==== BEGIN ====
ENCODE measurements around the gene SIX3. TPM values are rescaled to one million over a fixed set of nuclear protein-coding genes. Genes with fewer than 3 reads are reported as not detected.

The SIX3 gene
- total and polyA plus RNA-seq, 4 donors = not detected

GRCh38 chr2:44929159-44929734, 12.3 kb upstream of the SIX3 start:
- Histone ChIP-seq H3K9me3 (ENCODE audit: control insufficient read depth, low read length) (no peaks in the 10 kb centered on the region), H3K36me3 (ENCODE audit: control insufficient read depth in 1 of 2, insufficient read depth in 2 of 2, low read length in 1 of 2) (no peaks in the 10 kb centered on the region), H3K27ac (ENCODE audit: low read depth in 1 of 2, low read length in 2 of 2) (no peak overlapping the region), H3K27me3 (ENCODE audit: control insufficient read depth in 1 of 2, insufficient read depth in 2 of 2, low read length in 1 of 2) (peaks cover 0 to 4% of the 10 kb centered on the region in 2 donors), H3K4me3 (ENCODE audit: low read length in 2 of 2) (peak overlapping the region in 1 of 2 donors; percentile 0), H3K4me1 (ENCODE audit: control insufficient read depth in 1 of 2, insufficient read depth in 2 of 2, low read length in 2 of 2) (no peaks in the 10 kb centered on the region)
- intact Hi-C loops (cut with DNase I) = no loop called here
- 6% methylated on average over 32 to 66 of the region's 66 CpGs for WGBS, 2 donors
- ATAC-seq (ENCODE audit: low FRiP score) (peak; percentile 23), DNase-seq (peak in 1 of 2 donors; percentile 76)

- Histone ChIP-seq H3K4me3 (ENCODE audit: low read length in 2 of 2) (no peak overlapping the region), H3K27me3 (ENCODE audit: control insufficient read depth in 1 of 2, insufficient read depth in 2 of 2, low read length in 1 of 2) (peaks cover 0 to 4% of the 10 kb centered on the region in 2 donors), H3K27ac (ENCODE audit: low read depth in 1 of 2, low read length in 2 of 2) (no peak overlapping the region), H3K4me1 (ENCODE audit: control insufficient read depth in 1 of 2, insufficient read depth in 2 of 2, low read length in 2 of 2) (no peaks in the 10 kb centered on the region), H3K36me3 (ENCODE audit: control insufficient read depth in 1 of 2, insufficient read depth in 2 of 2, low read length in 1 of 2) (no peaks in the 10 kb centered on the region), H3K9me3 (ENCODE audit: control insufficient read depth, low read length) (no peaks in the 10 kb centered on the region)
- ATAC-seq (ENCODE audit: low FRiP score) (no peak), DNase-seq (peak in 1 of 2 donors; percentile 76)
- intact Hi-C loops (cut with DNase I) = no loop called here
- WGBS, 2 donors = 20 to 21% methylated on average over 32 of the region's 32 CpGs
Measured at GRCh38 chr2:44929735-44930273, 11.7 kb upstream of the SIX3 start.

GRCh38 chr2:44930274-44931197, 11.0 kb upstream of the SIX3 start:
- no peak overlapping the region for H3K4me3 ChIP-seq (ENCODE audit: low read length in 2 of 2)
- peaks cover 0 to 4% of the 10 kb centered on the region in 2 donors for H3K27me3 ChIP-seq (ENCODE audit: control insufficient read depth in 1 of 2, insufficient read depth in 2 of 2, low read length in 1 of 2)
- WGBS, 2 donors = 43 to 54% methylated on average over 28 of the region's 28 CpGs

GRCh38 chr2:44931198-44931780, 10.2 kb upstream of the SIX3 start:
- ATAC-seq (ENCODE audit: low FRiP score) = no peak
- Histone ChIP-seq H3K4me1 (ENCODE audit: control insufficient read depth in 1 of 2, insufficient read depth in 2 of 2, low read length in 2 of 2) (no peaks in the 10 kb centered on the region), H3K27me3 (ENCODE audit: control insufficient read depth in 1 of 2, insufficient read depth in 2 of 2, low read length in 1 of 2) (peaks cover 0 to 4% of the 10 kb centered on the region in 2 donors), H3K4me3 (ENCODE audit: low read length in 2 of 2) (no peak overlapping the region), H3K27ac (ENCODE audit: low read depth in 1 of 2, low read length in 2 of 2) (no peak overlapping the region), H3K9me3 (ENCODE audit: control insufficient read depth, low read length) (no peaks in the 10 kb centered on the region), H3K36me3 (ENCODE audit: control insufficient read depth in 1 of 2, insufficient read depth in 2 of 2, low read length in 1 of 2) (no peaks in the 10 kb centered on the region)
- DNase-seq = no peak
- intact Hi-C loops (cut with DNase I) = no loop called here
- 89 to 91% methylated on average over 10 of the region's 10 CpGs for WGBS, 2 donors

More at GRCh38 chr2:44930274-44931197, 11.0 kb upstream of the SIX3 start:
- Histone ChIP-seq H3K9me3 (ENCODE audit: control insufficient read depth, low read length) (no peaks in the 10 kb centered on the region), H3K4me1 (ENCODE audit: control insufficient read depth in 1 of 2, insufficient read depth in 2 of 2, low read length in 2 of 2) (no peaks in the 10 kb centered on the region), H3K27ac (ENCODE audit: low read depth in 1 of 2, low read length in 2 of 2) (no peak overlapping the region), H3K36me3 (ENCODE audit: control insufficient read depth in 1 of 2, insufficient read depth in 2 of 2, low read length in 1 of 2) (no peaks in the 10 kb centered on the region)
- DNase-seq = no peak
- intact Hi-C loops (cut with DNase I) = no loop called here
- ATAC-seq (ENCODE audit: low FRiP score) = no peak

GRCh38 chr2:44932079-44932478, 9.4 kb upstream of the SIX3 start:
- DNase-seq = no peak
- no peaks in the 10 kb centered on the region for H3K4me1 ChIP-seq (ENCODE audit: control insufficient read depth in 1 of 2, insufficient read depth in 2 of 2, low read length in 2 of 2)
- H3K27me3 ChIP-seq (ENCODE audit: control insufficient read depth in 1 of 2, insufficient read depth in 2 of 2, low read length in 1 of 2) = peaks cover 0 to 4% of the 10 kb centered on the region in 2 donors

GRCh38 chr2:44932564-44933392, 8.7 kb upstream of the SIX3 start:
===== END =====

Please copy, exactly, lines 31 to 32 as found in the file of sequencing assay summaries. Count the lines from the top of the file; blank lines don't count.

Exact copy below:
- no peaks in the 10 kb centered on the region for H3K4me1 ChIP-seq (ENCODE audit: control insufficient read depth in 1 of 2, insufficient read depth in 2 of 2, low read length in 2 of 2)
- H3K27me3 ChIP-seq (ENCODE audit: control insufficient read depth in 1 of 2, insufficient read depth in 2 of 2, low read length in 1 of 2) = peaks cover 0 to 4% of the 10 kb centered on the region in 2 donors